Skip to Content

COVID-19 Business Interruption Litigation Update

Following the onset of the COVID-19 pandemic and the various versions of shutdown orders that followed from state governments in March 2020, many hospitality businesses filed business interruption claims with their respective carriers. While each claim is unique to the individual business’ circumstances and policy coverage forms vary, the initial consensus from insurance companies is that the threat of COVID-19 spread does not constitute direct physical loss under first-party property insurance coverage. Given the severe financial ramifications for many businesses, some policyholders have chosen to proceed with litigation against their insurers.

While there are still several cases pending in various courts throughout the United States and the world, some initial trends have emerged from the cases. In general, the judgments handed down so far have favored insurers. Insurance carriers without a specific virus exclusion in their policy have declined claims on the basis that the threat of the virus is not a direct physical loss under the policy.

  • A District of Columbia superior court judge rejected a restaurant owner’s argument that COVID-19 and the associated governmental order satisfied the policy trigger of “direct physical loss” and issued a summary judgment in favor of the insurer.
  • A U.S. district court judge in California granted a motion to dismiss in favor of Travelers Indemnity Company, stemming from a restaurant owner’s lawsuit. Again, the judge dismissed the plaintiff’s argument that the pandemic and related governmental orders met the definition of “direct physical loss.”
  • A Texas district court judge dismissed a case under similar arguments regarding “physical loss” and notably upheld the policy’s exclusionary language regarding viruses.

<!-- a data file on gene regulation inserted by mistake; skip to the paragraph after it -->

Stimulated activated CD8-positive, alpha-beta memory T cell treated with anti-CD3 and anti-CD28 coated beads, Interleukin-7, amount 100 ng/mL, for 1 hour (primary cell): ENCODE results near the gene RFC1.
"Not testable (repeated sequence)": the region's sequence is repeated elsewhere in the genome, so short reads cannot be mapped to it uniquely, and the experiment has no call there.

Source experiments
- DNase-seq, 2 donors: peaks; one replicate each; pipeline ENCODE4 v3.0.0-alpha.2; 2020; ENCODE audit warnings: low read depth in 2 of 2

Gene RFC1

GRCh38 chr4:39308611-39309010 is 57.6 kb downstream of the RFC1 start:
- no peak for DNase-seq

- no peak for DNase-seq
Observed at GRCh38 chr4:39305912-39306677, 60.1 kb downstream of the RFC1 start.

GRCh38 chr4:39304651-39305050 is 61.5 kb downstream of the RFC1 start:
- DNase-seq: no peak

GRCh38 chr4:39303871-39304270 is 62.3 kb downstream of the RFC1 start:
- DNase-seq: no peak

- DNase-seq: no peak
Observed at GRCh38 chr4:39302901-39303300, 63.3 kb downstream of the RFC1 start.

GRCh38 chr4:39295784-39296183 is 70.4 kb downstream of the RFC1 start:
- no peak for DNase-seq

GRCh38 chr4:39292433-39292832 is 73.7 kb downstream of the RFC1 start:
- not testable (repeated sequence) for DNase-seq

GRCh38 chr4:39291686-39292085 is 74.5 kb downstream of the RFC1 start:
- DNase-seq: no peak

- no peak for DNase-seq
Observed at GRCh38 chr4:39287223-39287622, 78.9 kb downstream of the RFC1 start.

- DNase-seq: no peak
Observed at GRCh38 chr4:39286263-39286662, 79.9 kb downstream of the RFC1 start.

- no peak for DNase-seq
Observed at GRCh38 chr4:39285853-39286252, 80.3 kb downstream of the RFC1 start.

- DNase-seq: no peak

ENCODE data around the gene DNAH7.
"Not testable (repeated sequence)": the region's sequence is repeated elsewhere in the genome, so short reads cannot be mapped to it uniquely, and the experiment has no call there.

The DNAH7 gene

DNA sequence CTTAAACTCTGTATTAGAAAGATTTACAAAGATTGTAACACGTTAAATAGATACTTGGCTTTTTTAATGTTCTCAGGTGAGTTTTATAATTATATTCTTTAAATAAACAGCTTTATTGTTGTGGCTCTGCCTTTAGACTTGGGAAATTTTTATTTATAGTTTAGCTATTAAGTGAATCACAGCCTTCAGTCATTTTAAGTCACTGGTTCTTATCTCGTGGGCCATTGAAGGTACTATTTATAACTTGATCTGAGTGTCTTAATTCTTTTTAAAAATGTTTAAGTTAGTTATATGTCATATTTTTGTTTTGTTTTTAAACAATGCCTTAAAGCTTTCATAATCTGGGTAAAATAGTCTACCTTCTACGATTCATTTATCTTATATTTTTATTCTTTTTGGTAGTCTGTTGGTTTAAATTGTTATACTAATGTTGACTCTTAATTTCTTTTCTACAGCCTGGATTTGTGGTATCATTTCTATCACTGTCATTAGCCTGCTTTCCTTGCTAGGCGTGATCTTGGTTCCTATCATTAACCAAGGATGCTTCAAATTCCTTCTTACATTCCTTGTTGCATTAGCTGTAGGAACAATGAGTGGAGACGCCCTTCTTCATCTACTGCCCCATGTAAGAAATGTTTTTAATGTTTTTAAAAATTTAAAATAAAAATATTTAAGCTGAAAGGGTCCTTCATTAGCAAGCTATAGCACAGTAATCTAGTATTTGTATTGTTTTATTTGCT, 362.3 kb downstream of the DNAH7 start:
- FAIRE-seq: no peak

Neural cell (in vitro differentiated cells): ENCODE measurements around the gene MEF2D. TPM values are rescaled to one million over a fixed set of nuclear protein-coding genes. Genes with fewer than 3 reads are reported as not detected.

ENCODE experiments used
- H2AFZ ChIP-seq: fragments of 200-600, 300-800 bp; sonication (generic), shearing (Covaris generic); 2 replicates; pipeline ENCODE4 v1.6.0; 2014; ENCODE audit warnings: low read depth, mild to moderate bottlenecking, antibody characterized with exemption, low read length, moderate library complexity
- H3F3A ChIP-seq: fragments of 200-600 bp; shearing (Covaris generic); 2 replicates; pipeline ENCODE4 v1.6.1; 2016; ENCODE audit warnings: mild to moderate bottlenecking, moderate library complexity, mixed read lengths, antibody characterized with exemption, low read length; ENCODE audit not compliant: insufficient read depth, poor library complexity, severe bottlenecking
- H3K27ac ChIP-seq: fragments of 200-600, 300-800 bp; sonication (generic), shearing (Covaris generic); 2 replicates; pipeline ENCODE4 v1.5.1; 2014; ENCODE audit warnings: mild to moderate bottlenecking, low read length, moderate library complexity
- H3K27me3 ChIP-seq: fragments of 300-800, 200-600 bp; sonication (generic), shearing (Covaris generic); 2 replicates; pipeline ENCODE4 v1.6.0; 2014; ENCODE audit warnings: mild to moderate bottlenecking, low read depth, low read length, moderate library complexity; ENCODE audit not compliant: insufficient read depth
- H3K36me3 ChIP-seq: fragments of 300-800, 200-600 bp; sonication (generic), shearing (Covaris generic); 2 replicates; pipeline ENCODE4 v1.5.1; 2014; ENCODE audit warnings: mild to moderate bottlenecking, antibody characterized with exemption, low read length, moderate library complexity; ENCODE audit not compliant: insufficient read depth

From a policyholder perspective, there have been a few positive developments that are worthy of further monitoring:

  • In November, a King County Super Court in Washington state denied a carrier’s request to dismiss a business interruption claim, stating that the coverage language in question is ambiguous. Rather than being dismissed, this case will head to a discovery phase.
  • A North Carolina superior court judge granted a partial summary judgment in favor of a plaintiff restaurant group against their insurer. The judge notably ruled that the definition of “physical loss” could be inferred to mean “resulting from a given cause.” This summary judgment is under appeal currently but was a unique development in the argument regarding the meaning of “physical loss.”
  • A United States district court judge in Missouri denied an insurer’s motion to dismiss a salon plaintiff’s argument under a summary judgment. The judge cited an adequate claim argument that established a relationship between COVID-19 and their business interruption. The court ruled the policyholder’s argument created a question of fact about whether the salon owner sustained a “physical loss of” their premises as a result of the government orders to prevent the spread of COVID-19.

Parker, Smith & Feek will continue to monitor all state and federal jurisdictions for rulings that may change how coverage applies to COVID-19 business interruption losses. Some states have renewed COVID-19 social distancing mandates, limiting businesses’ ability to operate. Parker, Smith & Feek views these recent orders as a continuation of the original shutdown orders issued in March 2020. No additional claim should be filed in connection with these recent developments. Those that have yet to file a claim for business interruption coverage related to COVID-19 state government orders should file their claim with the insurance carrier that insured your property in March 2020. When in doubt, please reach out to your Parker, Smith & Feek account team.

References & Resources

  1. D.C. Judge Rules For Insurer, Dismisses Restaurants’ Business Interruption Claims,
  2. Insurer Travelers Overcomes California Restaurant’s COVID-19 Business Loss Claim,
  3. Defendants in Separate COVID-19 Business Interruption Suits Score Wins in Texas Courts,
  5. Judge in North Carolina Favors Policyholders in COVID-19 Closure Lawsuit,
  6. Judge Allows Businesses’ Lawsuits Against Insurer Over Coronavirus Losses,

The views and opinions expressed within are those of the author(s) and do not necessarily reflect the official policy or position of Parker, Smith & Feek. While every effort has been taken in compiling this information to ensure that its contents are totally accurate, neither the publisher nor the author can accept liability for any inaccuracies or changed circumstances of any information herein or for the consequences of any reliance placed upon it.

Return to Articles index